Information on how to register will be sent out shortly.

The webinar will focus on the importance of having an active COOP and will explain how the existing template can be customized for individual state, private, and utility drinking water and wastewater laboratories. There will be time at the end of the webinar for a Q&A session.

Meanwhile, if you have questions about this event, please contact Nina Hwang at EPA WSD (Hwang.nina@epa.gov).

EPA, DHS and the Department of Labor Issue Joint Chemical Facility Safety Report

In August 2013, President Obama issued Executive Order 3650 Improving Chemical Facility Safety and Security to improve the safety and security of chemical facilities and reduce risks to facility workers and operators, communities, and responders.


The Tri-Chairs of the Chemical Facility Safety and Security Working Group (the Department of Homeland Security, the Department of Labor, and the Environmental Protection Agency) established by Executive Order 13650 submitted the status report to the President, Actions to Improve Chemical Facility Safety and Security – A Shared Commitment, which was publicly released today, June 6, 2014.

The report summarizes the Working Group’s progress, focusing on actions to date, findings and lessons learned, challenges, and short and long-term priority actions.  These priority actions are captured in a consolidated action plan, based on the information collected by the Working Group, and focus on specific five thematic areas:

  • Strengthen Community Planning and Preparedness
  • Enhance Federal Operational Coordination
  • Improve Data Management
  • Modernize Policies and Regulation
  • Incorporate Stakeholder Feedback and Develop Best Practices

You can download the report http://www.osha.gov/chemicalexecutiveorder/; view a fact sheet Chem EO Fact Sheet 6-6-2014;  and read a blog article http://social.dol.gov/blog/a-shared-commitment-improving-chemical-facility-safety-and-security/#more-12813 about the issuance of the report.

The water community should be particularly aware of the Report’s recommendation that the existing waiver for water and wastewater utilities be removed and that, in light of the West Virginia chemical spill, EPA has determined to work with states to “…encourage States to review and update existing source water assessments if necessary, including potential inclusion of information available through various chemical regulatory programs to determine whether adequate preventive measures are in place.”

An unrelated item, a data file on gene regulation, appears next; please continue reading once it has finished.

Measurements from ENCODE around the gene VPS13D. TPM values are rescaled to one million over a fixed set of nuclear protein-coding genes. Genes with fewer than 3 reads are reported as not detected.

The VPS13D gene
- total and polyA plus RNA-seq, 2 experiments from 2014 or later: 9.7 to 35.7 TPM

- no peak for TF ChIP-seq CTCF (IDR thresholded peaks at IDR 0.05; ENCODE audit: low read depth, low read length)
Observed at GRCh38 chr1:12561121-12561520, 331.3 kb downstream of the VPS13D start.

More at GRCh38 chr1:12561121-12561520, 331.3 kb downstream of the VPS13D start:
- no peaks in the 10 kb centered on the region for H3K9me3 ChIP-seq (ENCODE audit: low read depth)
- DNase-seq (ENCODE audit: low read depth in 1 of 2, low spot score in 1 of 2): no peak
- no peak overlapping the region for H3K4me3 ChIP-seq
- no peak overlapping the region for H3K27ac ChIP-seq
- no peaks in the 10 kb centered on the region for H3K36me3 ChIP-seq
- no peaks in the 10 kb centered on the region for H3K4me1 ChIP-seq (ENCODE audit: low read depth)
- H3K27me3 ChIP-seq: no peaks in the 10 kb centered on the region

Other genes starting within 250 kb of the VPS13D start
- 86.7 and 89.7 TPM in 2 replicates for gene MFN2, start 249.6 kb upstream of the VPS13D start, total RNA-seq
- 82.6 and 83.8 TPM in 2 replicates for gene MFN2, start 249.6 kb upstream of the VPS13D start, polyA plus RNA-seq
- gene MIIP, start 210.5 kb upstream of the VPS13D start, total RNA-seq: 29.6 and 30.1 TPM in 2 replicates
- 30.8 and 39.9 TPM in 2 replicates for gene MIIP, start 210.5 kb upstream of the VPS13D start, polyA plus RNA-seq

Updates for WCIT and WHEAT Now Available

EPA’s Water Contaminant Information Tool (WCIT) has just added 11 contaminants to the online database.  The 11 new contaminants are:

  • Aluminum sulfate
  • Ammonium Hydroxide Chlorine Dioxide
  • Dioxins
  • Furans
  • Hydrogen Peroxide
  • Ozone
  • Sodium Hydroxide
  • Sodium Hypochlorite
  • Sodium Sulfite
  • Sodium Thiosulfate

This brings the total number of searchable contaminants in the WCIT database to 113.  WCIT also now includes a CBR Advisor, an interactive expert system that supports real-time responses to contamination incidents, as well as serving as an individual or group training tool.  “CBR” stands for chemical, biological and radiological contaminants.  For more information on WCIT, please visit the EPA Water Lab Alliance page at http://water.epa.gov/infrastructure/watersecurity/wla/index.cfm#factsheets


WHEAT, the Water Health and Economic Analysis Tool is now available in version 3.0.  WHEAT is designed to help drinking water utilities in quantifying human health and economic consequences using a variety of scenarios that pose a significant risk to the Water Sector.  WHEAT 3.0 supports consequence analyses for three scenarios:

  • Loss of one or more assets
  • Release of a stored hazardous gas, and
  • Intentional contamination of a drinking water distribution system.

Users must register with EPA to gain download access to the WHEAT tool.  For more information and to download the tool as well as a quick reference companion guide, please go to EPA’s Water Security Tech Tools web page at http://water.epa.gov/infrastructure/watersecurity/techtools/wheat.cfm


Natural Disasters and Private Wells – What to Do

Editor’s Note:  The edited information below was taken from the Summer 2014 edition of WellCare News, a publication of the Water Systems Council.  The article describes common sense “what to do” options for private well owners after a natural disaster – hurricane, flood, tornado etc. – may have compromised their well.  For the complete article, please visit http://www.watersystemscouncil.org/enews.php

Natural disasters and emergencies such as flood, fire, hurricanes, tornadoes, and wind storms affect thousands each year. If you are a private well owner, and a natural disaster has occurred on or near your property, there are some things you need to know about your drinking water supply.

Concerns and Advisories

If in doubt about your water supply, follow local or state health department drinking and bathing advisories.

Remember that there is danger of electrical shock from any electrical device that has been flooded; consult a certified electrician. Rubber boots and gloves are not adequate protection from electrical shock.